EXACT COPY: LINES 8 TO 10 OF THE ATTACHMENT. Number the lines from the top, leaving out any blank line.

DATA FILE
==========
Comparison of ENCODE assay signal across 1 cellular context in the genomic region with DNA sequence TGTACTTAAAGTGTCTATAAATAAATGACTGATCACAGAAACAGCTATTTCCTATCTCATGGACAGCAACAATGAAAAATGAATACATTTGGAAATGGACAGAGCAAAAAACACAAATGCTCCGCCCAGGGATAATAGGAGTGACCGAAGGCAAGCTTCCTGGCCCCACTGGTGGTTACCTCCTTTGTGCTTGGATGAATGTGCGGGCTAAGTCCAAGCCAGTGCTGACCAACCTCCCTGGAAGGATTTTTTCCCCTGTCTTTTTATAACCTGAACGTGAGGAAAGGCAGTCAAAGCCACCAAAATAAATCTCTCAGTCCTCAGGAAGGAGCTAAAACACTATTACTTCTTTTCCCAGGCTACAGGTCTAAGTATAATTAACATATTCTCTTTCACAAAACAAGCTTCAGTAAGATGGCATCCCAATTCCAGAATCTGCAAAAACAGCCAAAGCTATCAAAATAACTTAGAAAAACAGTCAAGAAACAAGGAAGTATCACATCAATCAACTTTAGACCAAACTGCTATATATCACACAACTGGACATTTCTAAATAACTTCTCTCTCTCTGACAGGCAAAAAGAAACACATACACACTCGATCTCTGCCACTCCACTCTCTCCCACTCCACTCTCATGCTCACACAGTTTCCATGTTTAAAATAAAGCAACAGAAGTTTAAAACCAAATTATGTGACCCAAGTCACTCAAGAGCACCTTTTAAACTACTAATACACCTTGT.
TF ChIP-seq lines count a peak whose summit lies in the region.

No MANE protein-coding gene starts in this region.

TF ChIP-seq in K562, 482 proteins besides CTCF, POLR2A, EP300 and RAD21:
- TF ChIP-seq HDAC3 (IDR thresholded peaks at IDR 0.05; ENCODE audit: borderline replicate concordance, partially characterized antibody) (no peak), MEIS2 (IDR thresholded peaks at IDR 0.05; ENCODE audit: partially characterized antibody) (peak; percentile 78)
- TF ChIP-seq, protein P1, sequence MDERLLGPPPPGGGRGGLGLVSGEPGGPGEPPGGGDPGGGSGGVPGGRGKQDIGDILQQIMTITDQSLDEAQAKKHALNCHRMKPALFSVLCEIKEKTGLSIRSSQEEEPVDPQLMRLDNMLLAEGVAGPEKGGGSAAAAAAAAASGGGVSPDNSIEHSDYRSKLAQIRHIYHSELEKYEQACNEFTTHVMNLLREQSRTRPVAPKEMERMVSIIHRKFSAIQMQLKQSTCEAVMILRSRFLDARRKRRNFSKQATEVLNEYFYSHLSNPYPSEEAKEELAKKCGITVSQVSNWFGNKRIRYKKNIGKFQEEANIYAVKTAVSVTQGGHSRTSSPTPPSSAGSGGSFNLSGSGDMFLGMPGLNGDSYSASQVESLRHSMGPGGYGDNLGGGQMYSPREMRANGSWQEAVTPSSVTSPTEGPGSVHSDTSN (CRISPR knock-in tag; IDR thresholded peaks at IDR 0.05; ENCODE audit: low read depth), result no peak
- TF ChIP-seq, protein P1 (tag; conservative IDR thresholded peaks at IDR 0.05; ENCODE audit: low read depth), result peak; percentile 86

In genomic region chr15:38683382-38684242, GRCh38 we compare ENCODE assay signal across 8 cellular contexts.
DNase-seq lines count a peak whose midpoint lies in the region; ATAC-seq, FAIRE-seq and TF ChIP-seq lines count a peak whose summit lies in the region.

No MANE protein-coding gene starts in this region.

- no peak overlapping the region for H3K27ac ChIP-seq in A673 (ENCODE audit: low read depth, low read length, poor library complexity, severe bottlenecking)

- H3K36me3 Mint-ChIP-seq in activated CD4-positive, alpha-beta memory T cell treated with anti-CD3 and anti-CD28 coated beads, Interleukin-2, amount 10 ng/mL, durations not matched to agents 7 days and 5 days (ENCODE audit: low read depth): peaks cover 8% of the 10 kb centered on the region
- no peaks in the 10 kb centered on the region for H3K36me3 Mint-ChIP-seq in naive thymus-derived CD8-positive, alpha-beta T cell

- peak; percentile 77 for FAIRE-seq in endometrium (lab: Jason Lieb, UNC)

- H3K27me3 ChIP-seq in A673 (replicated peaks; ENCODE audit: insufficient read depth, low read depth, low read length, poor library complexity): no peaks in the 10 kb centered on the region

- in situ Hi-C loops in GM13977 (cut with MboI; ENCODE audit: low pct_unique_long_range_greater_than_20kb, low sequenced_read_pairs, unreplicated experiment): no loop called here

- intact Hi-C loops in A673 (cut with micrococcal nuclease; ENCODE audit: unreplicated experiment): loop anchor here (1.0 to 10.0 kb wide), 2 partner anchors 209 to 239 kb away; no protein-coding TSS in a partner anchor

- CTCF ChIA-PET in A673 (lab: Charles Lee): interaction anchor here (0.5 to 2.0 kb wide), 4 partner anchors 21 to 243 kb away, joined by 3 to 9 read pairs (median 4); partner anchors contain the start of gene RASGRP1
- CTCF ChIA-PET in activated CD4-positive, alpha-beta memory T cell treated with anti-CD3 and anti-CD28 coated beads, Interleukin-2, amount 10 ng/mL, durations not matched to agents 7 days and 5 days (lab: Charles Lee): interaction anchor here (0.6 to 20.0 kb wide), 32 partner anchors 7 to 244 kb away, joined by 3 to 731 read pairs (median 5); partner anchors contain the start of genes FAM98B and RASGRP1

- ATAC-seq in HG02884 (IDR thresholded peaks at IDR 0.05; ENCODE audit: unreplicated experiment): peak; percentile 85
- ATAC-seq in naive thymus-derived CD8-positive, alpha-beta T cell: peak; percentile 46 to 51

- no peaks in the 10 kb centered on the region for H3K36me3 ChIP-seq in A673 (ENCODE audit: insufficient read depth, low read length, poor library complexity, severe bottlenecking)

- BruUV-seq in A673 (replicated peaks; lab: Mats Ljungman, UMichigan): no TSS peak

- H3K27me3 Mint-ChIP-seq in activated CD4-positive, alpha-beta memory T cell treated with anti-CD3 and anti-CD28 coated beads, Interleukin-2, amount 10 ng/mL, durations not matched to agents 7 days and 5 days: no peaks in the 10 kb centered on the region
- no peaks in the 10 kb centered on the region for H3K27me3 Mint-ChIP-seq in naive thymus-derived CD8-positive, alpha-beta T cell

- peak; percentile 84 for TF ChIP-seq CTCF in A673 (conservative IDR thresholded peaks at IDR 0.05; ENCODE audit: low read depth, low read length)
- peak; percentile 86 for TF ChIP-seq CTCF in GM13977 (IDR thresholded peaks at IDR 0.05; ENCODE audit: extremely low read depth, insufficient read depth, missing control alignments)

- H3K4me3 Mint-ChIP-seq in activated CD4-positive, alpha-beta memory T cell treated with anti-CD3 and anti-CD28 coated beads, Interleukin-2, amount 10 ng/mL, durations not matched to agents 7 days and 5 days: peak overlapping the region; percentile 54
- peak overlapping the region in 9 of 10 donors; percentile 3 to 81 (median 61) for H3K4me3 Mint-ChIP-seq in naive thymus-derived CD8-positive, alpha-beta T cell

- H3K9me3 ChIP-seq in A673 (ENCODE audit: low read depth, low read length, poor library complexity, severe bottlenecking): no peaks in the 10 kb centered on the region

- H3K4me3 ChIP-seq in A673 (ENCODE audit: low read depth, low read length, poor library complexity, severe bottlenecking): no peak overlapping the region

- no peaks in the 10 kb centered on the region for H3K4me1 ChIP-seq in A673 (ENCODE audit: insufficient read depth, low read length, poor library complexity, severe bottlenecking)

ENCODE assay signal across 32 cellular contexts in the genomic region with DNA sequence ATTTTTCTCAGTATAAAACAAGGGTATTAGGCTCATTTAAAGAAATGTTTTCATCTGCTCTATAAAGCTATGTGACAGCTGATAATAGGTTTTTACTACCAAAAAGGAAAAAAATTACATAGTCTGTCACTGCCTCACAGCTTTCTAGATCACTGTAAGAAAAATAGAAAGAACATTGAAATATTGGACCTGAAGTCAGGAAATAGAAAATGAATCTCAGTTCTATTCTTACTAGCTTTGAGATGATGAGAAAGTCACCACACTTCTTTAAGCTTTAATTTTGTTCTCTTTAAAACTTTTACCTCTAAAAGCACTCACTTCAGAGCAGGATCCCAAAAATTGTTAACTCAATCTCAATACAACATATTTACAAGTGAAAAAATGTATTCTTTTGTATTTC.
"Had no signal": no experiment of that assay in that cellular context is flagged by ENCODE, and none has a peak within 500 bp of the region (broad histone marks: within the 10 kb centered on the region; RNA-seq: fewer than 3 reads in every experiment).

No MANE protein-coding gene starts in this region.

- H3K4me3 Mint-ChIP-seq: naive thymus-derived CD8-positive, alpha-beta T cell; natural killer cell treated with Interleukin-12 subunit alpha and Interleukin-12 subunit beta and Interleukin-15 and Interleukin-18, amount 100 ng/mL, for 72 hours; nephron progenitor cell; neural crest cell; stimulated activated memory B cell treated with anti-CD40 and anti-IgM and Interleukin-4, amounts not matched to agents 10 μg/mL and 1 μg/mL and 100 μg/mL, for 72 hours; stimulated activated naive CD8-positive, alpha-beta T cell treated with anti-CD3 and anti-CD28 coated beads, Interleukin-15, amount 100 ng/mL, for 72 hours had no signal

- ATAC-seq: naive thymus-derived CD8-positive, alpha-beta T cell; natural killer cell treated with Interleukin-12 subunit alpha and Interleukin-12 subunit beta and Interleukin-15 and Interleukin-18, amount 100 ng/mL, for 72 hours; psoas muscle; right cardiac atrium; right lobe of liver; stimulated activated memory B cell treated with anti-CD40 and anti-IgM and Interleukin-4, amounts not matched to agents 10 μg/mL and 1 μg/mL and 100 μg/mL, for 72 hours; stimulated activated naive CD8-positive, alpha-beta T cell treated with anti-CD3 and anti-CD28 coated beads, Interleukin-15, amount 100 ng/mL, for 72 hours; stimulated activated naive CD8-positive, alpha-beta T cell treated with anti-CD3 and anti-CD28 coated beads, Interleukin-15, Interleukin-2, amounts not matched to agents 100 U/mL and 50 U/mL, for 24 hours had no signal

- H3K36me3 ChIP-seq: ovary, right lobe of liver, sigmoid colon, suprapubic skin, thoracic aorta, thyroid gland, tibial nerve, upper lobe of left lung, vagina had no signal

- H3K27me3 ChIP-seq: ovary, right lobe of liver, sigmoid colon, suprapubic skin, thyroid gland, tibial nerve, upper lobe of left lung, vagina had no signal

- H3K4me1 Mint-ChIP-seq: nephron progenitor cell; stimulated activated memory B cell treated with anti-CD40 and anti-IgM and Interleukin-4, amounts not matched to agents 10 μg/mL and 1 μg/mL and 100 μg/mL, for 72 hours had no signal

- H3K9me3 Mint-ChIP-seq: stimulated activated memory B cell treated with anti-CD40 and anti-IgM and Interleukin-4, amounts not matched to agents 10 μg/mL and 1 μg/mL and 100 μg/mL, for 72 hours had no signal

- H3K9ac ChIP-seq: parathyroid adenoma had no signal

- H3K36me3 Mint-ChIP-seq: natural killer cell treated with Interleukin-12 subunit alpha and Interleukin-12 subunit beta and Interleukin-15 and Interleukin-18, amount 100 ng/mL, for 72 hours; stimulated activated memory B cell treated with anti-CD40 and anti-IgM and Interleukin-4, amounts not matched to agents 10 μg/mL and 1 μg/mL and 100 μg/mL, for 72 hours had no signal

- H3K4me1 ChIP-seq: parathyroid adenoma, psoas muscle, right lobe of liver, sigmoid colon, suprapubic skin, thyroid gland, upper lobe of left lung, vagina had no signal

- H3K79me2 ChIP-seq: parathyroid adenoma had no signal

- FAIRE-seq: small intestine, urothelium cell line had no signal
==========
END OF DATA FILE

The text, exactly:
In genomic region chr15:38683382-38684242, GRCh38 we compare ENCODE assay signal across 8 cellular contexts.
DNase-seq lines count a peak whose midpoint lies in the region; ATAC-seq, FAIRE-seq and TF ChIP-seq lines count a peak whose summit lies in the region.

No MANE protein-coding gene starts in this region.